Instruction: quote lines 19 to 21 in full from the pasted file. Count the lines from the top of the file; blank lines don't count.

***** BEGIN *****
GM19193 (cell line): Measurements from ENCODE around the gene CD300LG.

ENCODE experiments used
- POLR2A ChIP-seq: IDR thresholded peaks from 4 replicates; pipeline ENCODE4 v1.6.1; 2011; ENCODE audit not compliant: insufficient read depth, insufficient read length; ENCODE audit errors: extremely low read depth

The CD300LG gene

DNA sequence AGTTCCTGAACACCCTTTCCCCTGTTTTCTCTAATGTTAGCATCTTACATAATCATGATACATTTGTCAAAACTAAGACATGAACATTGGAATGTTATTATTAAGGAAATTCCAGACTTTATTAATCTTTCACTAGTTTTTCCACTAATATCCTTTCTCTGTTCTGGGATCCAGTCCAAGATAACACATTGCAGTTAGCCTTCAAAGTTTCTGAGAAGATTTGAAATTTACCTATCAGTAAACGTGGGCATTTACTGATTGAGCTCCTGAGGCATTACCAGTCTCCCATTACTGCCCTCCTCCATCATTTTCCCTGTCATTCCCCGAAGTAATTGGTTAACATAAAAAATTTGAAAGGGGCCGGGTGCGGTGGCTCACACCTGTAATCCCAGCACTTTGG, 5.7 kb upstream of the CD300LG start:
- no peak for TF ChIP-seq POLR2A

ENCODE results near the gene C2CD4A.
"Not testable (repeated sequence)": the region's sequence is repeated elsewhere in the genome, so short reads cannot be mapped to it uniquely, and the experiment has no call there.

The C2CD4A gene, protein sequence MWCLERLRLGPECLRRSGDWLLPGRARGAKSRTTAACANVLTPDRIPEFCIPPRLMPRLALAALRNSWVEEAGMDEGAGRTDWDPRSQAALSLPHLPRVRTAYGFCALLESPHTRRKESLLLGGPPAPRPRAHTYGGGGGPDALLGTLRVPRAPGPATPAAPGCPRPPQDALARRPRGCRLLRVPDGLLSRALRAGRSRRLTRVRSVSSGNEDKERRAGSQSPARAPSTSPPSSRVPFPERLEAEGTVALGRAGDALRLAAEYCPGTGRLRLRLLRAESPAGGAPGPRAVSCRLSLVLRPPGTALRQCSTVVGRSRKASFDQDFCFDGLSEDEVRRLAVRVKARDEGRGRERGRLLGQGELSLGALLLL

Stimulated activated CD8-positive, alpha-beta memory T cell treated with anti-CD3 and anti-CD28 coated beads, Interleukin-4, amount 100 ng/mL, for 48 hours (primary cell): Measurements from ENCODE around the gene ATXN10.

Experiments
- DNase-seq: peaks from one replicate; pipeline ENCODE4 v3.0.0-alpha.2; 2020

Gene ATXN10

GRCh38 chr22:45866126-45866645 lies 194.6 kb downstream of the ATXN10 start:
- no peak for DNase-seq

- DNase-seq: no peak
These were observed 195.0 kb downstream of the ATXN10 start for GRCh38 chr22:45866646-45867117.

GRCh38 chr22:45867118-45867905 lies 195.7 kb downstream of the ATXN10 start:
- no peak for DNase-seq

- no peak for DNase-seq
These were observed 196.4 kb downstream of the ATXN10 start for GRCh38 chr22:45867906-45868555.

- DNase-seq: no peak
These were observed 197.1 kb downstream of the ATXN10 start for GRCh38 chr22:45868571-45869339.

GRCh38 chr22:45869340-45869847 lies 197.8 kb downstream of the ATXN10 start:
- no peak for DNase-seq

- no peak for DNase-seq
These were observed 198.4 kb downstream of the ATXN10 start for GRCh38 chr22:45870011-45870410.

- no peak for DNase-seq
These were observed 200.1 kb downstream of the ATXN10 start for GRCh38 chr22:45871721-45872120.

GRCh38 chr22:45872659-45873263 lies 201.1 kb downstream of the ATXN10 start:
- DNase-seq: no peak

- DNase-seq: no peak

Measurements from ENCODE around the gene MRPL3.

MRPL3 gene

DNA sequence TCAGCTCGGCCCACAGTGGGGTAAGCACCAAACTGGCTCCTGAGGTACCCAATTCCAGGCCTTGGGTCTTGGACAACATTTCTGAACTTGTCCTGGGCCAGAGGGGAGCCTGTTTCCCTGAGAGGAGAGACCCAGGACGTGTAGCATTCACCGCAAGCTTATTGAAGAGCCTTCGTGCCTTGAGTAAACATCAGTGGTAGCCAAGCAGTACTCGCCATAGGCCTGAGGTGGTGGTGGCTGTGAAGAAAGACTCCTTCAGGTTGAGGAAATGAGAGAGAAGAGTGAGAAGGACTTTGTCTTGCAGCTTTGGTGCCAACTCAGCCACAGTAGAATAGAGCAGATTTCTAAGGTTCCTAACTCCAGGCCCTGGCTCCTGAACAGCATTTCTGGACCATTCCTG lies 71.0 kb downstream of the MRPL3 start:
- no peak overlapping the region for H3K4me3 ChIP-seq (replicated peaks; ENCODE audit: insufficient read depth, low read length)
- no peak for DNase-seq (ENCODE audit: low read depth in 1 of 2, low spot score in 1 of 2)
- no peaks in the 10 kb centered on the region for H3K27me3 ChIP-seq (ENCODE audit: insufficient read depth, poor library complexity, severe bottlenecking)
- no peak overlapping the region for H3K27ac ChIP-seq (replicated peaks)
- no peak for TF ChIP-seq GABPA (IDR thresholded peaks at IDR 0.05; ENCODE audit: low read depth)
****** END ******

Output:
- no peak for DNase-seq

- no peak for DNase-seq
These were observed 196.4 kb downstream of the ATXN10 start for GRCh38 chr22:45867906-45868555.